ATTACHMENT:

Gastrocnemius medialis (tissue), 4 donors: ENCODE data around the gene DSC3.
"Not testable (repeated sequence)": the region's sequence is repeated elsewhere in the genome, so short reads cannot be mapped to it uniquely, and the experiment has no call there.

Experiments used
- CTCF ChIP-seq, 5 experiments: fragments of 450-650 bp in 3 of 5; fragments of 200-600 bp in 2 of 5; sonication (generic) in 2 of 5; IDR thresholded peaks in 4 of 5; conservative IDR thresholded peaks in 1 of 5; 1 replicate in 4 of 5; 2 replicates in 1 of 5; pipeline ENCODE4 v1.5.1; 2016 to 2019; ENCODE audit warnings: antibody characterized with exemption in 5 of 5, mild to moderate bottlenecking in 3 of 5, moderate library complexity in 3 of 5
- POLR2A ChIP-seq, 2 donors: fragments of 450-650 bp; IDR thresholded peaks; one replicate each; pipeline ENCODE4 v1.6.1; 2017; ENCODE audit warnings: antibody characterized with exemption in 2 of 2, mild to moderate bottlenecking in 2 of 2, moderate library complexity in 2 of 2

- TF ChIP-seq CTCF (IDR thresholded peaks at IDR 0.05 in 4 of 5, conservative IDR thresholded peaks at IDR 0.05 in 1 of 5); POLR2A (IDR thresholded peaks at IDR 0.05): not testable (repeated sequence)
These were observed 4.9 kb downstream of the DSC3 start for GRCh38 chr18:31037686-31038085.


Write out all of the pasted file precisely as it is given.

Gastrocnemius medialis (tissue), 4 donors: ENCODE data around the gene DSC3.
"Not testable (repeated sequence)": the region's sequence is repeated elsewhere in the genome, so short reads cannot be mapped to it uniquely, and the experiment has no call there.

Experiments used
- CTCF ChIP-seq, 5 experiments: fragments of 450-650 bp in 3 of 5; fragments of 200-600 bp in 2 of 5; sonication (generic) in 2 of 5; IDR thresholded peaks in 4 of 5; conservative IDR thresholded peaks in 1 of 5; 1 replicate in 4 of 5; 2 replicates in 1 of 5; pipeline ENCODE4 v1.5.1; 2016 to 2019; ENCODE audit warnings: antibody characterized with exemption in 5 of 5, mild to moderate bottlenecking in 3 of 5, moderate library complexity in 3 of 5
- POLR2A ChIP-seq, 2 donors: fragments of 450-650 bp; IDR thresholded peaks; one replicate each; pipeline ENCODE4 v1.6.1; 2017; ENCODE audit warnings: antibody characterized with exemption in 2 of 2, mild to moderate bottlenecking in 2 of 2, moderate library complexity in 2 of 2

- TF ChIP-seq CTCF (IDR thresholded peaks at IDR 0.05 in 4 of 5, conservative IDR thresholded peaks at IDR 0.05 in 1 of 5); POLR2A (IDR thresholded peaks at IDR 0.05): not testable (repeated sequence)
These were observed 4.9 kb downstream of the DSC3 start for GRCh38 chr18:31037686-31038085.